You Can Get A Separate MySQL VPSSo, when you order a VPS you can actually pay extra for a separate MySQL VPS. MySQL is a database technology that powers most of the big CMS options out there, such as WordPress. Simply put, you can put your actual website on one server, and the content and configuration data on another server. One benefit is that you have a redundancy in place. If something bad happens to your main VPS, your actual content and website configuration data should remain unaffected. But really, that’s what backups are supposed to be for. As such, I suspect there’s another use for these VPS servers: processing power. If my guess about the CPU cores is true, then having a separate server for MySQL databases could drastically improve the loading speed of your site. However, I don’t like this idea, as it seems like the VPS plans are artificially downgraded to sell extra services.
There Are Built-in Statistics (In Theory)So yeah, I couldn’t actually get this feature to work, hence the distinct lack of screenshots. But how it’s supposed to work is this: you activate the stat tracking, and you get daily and monthly reports. All it takes is some manual configuration with .htaccess files and such that I couldn’t figure out myself. So that’s… not great.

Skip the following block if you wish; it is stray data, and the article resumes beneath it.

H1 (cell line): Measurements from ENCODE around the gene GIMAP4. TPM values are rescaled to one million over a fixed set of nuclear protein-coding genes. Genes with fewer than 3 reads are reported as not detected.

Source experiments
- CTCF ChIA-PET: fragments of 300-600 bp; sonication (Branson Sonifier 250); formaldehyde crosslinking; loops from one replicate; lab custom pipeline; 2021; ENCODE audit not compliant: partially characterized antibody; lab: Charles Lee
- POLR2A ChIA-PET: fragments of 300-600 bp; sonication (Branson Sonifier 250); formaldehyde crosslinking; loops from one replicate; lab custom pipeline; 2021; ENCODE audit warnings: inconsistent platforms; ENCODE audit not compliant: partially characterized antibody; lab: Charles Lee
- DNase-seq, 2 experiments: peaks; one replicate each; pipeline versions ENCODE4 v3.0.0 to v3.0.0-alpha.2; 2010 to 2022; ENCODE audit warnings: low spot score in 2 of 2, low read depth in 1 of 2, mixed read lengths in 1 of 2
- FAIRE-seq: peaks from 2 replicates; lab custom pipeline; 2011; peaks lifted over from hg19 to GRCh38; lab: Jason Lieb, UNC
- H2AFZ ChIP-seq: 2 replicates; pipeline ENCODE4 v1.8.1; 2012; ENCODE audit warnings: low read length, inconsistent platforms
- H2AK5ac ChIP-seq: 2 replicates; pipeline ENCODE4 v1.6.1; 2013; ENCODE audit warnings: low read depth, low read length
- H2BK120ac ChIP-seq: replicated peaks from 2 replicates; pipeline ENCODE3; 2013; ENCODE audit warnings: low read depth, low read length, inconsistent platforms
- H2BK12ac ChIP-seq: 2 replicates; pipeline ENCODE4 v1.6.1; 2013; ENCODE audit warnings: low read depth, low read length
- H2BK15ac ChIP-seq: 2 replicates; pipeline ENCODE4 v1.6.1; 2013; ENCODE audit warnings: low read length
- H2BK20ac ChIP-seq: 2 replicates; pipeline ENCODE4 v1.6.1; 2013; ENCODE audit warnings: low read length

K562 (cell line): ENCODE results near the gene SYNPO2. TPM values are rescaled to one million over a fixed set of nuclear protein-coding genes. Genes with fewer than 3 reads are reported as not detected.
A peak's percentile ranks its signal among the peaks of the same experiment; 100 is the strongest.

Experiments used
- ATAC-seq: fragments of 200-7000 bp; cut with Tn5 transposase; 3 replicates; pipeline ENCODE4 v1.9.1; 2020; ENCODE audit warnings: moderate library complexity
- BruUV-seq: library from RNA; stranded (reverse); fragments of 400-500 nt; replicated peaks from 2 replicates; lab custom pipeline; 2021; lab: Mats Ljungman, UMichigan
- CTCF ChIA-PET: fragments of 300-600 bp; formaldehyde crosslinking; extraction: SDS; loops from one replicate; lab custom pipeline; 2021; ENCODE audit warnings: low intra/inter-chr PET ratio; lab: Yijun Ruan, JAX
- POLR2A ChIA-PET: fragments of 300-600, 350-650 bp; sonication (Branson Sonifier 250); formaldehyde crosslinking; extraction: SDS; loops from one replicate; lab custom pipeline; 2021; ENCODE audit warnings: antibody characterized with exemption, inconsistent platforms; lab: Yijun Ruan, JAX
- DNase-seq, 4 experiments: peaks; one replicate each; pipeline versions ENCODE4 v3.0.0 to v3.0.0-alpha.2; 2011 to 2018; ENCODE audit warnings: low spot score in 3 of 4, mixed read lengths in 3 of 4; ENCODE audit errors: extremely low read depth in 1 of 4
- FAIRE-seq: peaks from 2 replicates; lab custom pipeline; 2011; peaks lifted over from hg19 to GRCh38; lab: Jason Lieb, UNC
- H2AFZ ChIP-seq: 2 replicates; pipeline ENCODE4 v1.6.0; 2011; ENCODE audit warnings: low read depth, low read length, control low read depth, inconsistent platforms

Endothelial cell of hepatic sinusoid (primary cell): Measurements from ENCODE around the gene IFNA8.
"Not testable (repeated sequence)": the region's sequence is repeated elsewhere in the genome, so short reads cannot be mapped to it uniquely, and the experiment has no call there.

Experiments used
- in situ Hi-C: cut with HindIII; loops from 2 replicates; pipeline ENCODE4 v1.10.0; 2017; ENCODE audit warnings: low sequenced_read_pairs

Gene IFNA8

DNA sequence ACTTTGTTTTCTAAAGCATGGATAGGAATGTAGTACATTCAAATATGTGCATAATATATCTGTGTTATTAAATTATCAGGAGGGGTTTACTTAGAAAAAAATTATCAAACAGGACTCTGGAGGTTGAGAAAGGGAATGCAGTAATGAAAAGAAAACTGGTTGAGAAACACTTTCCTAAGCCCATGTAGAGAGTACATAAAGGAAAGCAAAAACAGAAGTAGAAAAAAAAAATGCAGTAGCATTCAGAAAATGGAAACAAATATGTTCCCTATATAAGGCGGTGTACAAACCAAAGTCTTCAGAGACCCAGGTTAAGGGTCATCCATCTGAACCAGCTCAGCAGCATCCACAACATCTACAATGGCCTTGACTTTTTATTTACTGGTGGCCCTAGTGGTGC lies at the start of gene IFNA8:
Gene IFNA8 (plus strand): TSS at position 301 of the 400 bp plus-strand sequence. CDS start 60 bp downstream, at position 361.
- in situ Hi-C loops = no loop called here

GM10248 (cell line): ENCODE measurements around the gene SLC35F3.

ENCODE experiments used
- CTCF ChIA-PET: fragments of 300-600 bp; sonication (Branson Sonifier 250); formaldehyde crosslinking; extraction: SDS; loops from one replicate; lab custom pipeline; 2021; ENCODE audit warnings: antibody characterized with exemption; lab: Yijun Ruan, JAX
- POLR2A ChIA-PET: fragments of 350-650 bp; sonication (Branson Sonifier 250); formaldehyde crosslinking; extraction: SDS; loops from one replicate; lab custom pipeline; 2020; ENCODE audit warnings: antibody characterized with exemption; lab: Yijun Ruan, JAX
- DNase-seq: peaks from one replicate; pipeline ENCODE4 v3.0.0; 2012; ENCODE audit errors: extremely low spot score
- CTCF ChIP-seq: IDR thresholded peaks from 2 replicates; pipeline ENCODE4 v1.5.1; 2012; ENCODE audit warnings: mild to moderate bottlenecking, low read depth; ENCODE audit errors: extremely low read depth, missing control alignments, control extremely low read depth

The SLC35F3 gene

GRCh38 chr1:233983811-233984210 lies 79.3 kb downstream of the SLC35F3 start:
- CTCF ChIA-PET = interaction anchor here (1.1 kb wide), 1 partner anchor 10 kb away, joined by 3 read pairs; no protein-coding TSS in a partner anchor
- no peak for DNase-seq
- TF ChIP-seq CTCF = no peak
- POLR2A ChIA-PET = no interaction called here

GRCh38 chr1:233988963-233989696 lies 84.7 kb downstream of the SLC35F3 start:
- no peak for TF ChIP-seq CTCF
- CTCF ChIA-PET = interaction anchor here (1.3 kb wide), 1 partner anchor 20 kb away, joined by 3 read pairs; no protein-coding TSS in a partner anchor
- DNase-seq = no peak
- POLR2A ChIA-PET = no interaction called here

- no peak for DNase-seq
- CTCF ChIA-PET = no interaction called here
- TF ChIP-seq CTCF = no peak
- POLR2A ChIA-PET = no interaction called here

There’s a Focus on Features for DevsWhile the limitations of the VPS do chafe a bit, there are some options included for any developer who’s willing to endure the hand-holding required to build on a DreamHost VPS. Namely, you get your choice of Apache or NGINX for a basic web server, and you can install NodeJS or Ruby. You can also set up your VPS to use SVN for version control. (I kind of wonder why Git isn’t an option, but there you go.) Lastly, every VPS gets a unique IPv4 address by default, and unlimited IPv6 addresses, which is cool.
Ease of Use
It’s Very Easy Once You Get Used to It
EASE-OF-USE SCORE: 4.8 out of 5I was genuinely confused by the UI because it was too easy. No, really. I’m not kidding. Uh, let me explain:
Dreamhost Custom Control PanelSee, the dashboard separates websites and their control panels from the VPS. You can create a website, assign it a domain (from DreamHost or a third party), and then assign that website to a specific hosting package you bought. This keeps website and server management separate from the actual server, and makes a lot of sense to me. The actual website management tools simplify things like managing domains, SSL certificates (free from Let’s Encrypt), malware scans, and quite a bit more. While there isn’t as much information at a glance as I would like, anyone could learn this interface in an hour, maximum. I got confused because this is so unlike the usual “make a server, install a control panel, log in, make a website account, log in to that” process we know so well from cPanel and the like. But to me, this makes more sense. This is genuinely one of the few VPS management experiences I could recommend to an absolute beginner. I mean, there’d still be stuff to learn, but it would be fairly easy compared to some alternatives.